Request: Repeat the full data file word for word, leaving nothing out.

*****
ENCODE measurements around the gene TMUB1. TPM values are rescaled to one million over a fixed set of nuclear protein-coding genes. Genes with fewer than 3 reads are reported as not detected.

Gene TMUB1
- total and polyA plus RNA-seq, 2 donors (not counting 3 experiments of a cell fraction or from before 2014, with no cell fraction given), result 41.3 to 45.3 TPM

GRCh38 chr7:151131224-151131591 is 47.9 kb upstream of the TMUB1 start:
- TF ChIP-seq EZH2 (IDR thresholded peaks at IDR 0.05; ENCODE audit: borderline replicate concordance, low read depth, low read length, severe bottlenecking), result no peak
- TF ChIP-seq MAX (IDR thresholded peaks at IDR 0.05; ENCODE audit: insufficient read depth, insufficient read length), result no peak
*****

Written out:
ENCODE measurements around the gene TMUB1. TPM values are rescaled to one million over a fixed set of nuclear protein-coding genes. Genes with fewer than 3 reads are reported as not detected.

Gene TMUB1
- total and polyA plus RNA-seq, 2 donors (not counting 3 experiments of a cell fraction or from before 2014, with no cell fraction given), result 41.3 to 45.3 TPM

GRCh38 chr7:151131224-151131591 is 47.9 kb upstream of the TMUB1 start:
- TF ChIP-seq EZH2 (IDR thresholded peaks at IDR 0.05; ENCODE audit: borderline replicate concordance, low read depth, low read length, severe bottlenecking), result no peak
- TF ChIP-seq MAX (IDR thresholded peaks at IDR 0.05; ENCODE audit: insufficient read depth, insufficient read length), result no peak